Project Overview +

About 80% or more of smokers are not sufficiently motivated and ready to quit smoking, even though they may want to quit someday. Interventions are critically needed which can reach these people, enhance their motivation for quitting, promote uptake of existing empirically-validated treatments, and ultimately enhance abstinence rates on a population level. 

The current study tests the effectiveness of four potentially important tailoring factors (decisional framework, self-efficacy, navigation autonomy, and proactive outreach) to increase motivation to quit.

Related Media +

Related Media:

Aims +

Aim 1. Conduct a screening experiment to identify which of the proposed psychosocial and presentation factors are effective at enhancing motivation to quit smoking, driving smokers to utilize subsequent cessation treatment, and promoting abstinence among smokers not ready to quit at baseline.

Aim 2. Examine how individual differences mediate or moderate the effectiveness of each tailoring factor.

Aim 3. Finally, consistent with the multiphase optimization strategy (MOST), the findings from this research will be used to inform planning for the next sequential phase of systematic investigation.

Participants +

Participants in this study are recruited from a large, regional U.S. health plan. We will recruit 1840 smokers who are not actively trying to quit smoking.

Intervention +

Potentially eligible smokers are identified using the health plan's automated records (e.g., based on age, smoking status) and mailed a study invitation letter by GH staff. We also provide a $2 pre-incentive payment with each invitation, to encourage smokers to visit the website and learn more about the program.

Each participant receives access to a personally-tailored, online intervention program following completion of a baseline assessment. The program is designed to enhance motivation for quitting by increasing positive outcome expectations for quitting, increasing self-efficacy for seeking treatment and quitting, and reducing perceived barriers to behavior change.

Content includes material addressing the risks (e.g., withdrawal, cravings, etc.) and benefits of quitting smoking (e.g., health, financial, social, etc.), perceived barriers to treatment, perceived barriers to quitting (e.g., stress relief, weight concerns, enjoyment), strategies for reducing smoking, how and where to seek treatment, how to quit, what treatments are shown to be effective, and how to remain abstinent once quit. The basic program structure includes didactic components, narrative testimonials, and interactive exercises for all participants.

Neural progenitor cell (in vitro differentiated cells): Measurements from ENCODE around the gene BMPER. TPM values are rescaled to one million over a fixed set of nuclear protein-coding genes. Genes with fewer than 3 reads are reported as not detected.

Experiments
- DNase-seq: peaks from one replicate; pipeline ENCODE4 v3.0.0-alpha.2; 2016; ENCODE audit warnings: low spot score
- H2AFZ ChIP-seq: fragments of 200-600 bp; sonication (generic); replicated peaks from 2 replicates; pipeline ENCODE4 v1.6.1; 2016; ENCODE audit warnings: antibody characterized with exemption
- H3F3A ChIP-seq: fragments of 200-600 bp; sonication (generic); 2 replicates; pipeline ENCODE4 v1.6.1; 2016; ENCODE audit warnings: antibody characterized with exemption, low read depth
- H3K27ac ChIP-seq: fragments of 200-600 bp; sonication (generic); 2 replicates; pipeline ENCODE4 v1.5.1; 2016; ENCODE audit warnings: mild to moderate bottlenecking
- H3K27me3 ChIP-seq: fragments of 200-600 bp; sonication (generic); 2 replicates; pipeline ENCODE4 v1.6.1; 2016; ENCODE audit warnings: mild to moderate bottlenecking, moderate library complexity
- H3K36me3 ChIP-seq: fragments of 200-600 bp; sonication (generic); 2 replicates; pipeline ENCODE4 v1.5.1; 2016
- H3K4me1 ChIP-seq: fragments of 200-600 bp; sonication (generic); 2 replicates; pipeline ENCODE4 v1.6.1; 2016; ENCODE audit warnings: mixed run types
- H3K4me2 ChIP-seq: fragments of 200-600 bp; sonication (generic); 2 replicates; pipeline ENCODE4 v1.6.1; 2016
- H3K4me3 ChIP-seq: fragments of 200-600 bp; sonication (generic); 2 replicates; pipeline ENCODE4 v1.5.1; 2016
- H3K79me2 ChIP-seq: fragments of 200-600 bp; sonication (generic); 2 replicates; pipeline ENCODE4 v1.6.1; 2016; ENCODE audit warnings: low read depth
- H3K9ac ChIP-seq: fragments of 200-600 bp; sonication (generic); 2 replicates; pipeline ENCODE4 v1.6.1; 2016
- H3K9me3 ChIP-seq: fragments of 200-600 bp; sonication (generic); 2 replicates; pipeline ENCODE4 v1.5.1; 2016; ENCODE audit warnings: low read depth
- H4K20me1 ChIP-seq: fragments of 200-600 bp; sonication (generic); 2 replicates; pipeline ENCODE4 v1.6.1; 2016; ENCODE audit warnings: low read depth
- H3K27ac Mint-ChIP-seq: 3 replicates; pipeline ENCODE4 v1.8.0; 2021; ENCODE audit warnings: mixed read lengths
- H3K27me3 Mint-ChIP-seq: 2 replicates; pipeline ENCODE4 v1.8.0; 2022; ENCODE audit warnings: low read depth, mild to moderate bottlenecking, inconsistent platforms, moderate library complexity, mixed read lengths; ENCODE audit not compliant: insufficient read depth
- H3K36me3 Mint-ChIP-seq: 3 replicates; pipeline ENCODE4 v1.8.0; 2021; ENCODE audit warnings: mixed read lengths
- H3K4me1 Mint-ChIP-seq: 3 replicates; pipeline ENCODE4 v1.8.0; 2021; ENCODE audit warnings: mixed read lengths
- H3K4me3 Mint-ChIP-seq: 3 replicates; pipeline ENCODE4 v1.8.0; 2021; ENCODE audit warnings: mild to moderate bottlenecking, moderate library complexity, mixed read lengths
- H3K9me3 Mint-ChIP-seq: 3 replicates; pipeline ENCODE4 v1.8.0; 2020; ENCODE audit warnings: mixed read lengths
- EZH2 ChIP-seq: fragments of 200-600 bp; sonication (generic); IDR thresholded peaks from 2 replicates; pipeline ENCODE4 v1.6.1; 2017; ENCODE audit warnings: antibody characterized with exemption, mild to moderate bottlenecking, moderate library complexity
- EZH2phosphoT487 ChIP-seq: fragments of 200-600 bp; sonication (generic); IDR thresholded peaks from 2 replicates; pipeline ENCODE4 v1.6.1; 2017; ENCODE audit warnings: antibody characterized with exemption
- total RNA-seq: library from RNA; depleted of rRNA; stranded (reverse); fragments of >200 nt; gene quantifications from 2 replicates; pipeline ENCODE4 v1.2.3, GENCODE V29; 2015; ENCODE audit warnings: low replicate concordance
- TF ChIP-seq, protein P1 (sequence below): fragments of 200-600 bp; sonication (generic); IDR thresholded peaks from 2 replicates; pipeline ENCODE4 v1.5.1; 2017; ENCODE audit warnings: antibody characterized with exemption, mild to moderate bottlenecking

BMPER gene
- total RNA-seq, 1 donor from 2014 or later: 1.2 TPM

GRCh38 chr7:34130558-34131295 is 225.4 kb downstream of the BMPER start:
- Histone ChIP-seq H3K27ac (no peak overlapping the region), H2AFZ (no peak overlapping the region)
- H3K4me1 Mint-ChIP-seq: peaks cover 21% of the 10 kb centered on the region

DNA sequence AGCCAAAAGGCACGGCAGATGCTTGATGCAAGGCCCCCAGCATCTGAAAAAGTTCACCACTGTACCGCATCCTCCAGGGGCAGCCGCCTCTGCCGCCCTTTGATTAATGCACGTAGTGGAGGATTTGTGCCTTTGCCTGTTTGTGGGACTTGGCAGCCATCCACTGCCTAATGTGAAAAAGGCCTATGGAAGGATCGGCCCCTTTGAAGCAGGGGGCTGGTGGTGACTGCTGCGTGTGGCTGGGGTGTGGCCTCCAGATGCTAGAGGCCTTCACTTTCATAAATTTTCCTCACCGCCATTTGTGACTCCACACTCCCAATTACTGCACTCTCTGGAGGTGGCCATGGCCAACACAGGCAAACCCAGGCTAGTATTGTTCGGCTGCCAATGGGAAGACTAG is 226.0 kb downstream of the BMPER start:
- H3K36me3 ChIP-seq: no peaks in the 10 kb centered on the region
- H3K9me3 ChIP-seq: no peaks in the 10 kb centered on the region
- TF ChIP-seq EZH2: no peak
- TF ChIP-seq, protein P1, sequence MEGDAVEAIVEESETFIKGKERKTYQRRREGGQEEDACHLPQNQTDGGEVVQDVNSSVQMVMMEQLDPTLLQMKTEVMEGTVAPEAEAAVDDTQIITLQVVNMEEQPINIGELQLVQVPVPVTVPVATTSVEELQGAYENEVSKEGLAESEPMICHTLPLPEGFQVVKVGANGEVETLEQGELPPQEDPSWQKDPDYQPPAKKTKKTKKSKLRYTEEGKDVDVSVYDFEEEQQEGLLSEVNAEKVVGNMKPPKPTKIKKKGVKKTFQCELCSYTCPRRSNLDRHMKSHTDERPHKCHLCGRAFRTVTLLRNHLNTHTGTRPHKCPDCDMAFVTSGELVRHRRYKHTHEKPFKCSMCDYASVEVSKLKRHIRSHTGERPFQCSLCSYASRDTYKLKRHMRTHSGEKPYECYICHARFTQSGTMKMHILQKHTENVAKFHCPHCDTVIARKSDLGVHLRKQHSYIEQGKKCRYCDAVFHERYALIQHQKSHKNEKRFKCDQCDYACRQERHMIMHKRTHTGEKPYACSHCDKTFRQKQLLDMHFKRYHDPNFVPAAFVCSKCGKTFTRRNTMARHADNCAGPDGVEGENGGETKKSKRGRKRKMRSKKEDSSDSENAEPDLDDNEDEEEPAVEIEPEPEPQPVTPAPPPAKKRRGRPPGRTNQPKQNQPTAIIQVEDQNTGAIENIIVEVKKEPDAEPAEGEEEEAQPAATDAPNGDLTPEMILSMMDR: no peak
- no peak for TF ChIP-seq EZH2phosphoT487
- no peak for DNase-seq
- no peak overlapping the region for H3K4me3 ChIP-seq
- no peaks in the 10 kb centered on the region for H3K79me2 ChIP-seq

The study tests the effectiveness of 5 potentially important factors for an online motivational cessation program using an initial screening experiment. In addition to the personalized base content, each person will be assigned to one of 16 possible combinations of the experimental factors. For each factor, we explore two contrasting levels to determine which is associated with more positive intervention outcomes.

- Decisional Framework: Prescriptive vs. Non-directive

The prescriptive arm includes messages emphasizing the need to quit. The non-directive arm emphasizes choice in the quitting process and embody principles of motivational interviewing (e.g., recognizing ambivalence, collaboration, evocation of intrinsic motivation, recognizing autonomy, etc.)

- Navigation: Dictated vs. Non-dictated

Presentation order is either dictated based on stage of change (which can be re-assessed to update content as appropriate) or participants have access to all content at once and freedom to access all content at will.

- Self-efficacy: Low tailored vs High tailored

Messages designed to enhance self-efficacy for seeking treatment, quitting smoking, and remaining abstinent are either low tailored using personal details such as race, gender, age, smoking history, and other characteristics which give a personalized look and feel or highly tailored to include this personalization plus messages tailored to address participants' specific concerns about quitting and perceived treatment barriers.

- Proactive outreach: None vs. Email

Participants receive no emails or receive weekly proactive emails. Email content includes tips for quitting, information regarding quitting resources, supportive messages, and a link to the study website to encourage return visits.